This Is How Much Hotter The Raspberry Pi 3 Gets Than The Raspberry Pi 2

Written by Michael Larabel in Raspberry Pi on 7 March 2016 at 06:44 AM EST. 10 Comments
As part of the numerous Raspberry Pi 3 benchmarks published this weekend, I had an article devoted to how the Raspberry Pi 3 gets rather warm under load. For those interested, here are some follow-up tests showing just how warm the RPi3 gets in comparison to the Raspberry Pi 2.

The result here is an extension of yesterday's Raspberry Pi 3 thermal SoC testing with adding the Raspberry Pi 2 results with monitoring its SoC temperature via the Phoronix Test Suite while running the same exact benchmarks in the same manner, etc. For those running PTS on your Pi, it's as easy to record as setting the MONITOR=sys.temp environment variable.

Putting the Raspberry Pi 2 at a slight disadvantage is that it was running within a case, but that didn't even matter for the profound difference compared to the ARM 64-bit Raspberry Pi 3:
Raspberry Pi 2 vs. Raspberry Pi 3 Thermal

The Raspberry Pi 3's average SoC temperature unader load was 61C with a peak of 82C. Meanwhile, the Raspberry Pi 2 had an average temperature of 48.9C and a peak of 59.C. The Raspberry Pi 3 under load was peaking at more than 20 degrees higher (C) than its predecessor. This was even with the Raspberry Pi 2 running within a case while the RPi3 was completely open air.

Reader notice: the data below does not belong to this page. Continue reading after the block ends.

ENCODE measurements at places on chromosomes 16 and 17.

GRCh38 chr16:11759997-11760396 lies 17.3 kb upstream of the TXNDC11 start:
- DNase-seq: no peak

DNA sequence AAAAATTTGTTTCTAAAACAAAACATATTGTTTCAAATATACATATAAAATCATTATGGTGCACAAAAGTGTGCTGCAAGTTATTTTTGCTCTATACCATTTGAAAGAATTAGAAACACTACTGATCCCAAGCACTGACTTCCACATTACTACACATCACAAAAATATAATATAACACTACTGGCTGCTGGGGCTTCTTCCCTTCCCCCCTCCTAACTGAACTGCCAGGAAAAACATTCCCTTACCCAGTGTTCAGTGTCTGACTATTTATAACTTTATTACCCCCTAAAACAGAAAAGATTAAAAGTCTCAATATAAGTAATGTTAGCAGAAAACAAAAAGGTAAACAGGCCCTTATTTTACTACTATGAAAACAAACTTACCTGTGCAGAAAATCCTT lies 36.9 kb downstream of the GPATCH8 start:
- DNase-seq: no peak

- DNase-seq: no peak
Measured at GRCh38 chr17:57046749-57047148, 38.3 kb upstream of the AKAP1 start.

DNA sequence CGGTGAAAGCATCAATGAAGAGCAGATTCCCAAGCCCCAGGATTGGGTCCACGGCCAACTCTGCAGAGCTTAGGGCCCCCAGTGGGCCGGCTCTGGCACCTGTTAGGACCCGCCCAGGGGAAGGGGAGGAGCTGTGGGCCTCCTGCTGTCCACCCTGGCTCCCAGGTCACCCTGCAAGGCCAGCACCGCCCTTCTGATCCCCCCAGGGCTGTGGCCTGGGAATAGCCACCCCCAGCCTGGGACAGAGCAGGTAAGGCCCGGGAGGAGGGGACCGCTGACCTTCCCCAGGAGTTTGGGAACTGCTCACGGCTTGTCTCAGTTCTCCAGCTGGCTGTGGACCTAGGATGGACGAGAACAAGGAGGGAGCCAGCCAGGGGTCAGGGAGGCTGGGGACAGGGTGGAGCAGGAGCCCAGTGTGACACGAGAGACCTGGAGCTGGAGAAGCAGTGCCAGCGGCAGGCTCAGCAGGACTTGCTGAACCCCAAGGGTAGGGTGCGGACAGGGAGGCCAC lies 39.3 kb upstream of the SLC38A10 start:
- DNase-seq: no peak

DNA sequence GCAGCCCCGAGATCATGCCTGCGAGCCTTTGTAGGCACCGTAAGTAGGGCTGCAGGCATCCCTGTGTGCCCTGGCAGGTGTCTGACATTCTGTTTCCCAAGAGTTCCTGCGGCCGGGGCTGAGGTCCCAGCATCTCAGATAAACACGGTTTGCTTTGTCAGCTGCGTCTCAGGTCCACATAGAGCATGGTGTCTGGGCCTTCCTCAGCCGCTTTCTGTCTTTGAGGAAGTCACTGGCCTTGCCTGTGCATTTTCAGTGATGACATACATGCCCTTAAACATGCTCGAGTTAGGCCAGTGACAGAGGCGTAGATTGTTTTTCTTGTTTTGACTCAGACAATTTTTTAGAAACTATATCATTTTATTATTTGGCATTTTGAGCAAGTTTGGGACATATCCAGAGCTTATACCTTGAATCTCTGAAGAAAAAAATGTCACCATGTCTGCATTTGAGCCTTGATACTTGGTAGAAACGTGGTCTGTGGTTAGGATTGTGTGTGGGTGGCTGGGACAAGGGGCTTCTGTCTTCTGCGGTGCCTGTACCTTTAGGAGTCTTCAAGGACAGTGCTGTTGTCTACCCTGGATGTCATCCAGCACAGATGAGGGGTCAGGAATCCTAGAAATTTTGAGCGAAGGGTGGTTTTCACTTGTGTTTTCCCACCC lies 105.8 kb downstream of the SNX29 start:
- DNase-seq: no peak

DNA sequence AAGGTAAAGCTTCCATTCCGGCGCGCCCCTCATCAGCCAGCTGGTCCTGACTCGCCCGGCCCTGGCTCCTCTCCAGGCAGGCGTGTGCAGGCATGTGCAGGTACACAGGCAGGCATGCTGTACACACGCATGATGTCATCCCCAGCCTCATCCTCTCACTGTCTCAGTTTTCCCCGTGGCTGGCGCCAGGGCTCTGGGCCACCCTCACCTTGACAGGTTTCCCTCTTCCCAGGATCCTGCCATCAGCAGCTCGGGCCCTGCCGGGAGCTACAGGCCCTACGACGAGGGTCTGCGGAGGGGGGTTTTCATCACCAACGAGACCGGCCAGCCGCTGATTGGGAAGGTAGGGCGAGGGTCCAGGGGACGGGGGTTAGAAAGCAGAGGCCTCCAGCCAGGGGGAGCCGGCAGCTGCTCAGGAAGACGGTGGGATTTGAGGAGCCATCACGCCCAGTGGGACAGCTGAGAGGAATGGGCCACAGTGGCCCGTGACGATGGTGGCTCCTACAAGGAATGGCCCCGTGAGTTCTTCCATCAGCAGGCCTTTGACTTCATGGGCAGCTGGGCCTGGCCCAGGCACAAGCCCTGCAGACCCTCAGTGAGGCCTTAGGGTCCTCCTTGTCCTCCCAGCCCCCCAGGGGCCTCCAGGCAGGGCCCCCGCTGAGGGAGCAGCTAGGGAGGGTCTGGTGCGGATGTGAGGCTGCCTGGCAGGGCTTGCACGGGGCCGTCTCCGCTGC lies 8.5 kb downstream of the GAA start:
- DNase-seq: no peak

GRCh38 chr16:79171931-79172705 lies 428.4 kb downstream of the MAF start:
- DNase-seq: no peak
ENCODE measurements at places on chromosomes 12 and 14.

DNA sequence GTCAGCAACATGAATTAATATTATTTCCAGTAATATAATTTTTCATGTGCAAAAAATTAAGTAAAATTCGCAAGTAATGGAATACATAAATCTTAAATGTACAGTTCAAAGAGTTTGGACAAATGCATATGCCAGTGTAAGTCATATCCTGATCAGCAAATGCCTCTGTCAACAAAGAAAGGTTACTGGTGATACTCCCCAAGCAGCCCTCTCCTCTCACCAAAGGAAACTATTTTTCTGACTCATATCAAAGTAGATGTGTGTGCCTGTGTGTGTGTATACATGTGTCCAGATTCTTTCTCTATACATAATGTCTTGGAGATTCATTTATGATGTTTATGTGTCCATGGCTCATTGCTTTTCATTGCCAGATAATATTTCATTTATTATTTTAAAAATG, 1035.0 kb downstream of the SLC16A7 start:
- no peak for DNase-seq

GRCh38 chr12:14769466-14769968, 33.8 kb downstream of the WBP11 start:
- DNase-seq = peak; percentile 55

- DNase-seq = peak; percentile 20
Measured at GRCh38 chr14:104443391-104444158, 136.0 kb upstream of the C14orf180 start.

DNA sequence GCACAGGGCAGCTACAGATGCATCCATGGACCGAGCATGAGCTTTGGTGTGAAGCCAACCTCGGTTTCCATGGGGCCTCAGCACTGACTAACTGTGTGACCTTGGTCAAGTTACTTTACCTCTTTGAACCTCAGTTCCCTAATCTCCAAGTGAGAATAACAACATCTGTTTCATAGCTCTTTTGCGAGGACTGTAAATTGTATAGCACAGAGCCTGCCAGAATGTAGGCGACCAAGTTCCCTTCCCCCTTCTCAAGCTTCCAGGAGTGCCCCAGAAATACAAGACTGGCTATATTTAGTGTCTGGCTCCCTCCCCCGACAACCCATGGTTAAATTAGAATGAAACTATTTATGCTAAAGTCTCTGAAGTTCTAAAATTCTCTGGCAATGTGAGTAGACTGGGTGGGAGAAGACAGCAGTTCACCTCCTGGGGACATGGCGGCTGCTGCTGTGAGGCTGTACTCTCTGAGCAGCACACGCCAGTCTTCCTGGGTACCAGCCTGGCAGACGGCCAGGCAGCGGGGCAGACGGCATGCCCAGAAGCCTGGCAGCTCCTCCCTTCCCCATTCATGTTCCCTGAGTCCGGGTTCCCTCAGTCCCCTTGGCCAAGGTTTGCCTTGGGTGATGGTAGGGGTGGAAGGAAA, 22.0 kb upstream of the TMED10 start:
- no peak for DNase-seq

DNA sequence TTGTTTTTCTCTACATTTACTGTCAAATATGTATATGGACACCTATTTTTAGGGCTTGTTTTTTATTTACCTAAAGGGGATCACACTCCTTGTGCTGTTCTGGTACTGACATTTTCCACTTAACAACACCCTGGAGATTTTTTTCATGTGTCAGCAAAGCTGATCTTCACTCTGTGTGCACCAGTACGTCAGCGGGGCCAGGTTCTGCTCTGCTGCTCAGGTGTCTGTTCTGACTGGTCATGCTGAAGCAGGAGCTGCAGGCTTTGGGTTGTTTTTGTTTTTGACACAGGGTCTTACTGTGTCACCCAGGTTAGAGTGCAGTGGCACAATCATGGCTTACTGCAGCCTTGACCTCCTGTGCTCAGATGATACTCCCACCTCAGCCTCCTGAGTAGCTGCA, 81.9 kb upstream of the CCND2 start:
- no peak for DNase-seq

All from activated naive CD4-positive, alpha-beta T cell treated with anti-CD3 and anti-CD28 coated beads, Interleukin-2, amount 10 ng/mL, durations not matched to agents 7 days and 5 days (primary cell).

Raspberry Pi 2 vs. Raspberry Pi 3 Thermal

It was all the same testing, the line on the RPi2 is drawn out just because that testing took a lot longer than the Raspberry Pi 3. You can dig through all of these Raspberry Pi 2 vs. Raspberry Pi 3 thermal points via this result file.

There's nothing stopping you from adding your own heatsink to the Raspberry Pi 3 if you will be routinely stressing the $35 ARM board. Our friends at CompuLab were even experimenting with a potential Pi heat-plate design.
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Michael Larabel

Michael Larabel is the principal author of and founded the site in 2004 with a focus on enriching the Linux hardware experience. Michael has written more than 20,000 articles covering the state of Linux hardware support, Linux performance, graphics drivers, and other topics. Michael is also the lead developer of the Phoronix Test Suite, Phoromatic, and automated benchmarking software. He can be followed via Twitter, LinkedIn, or contacted via

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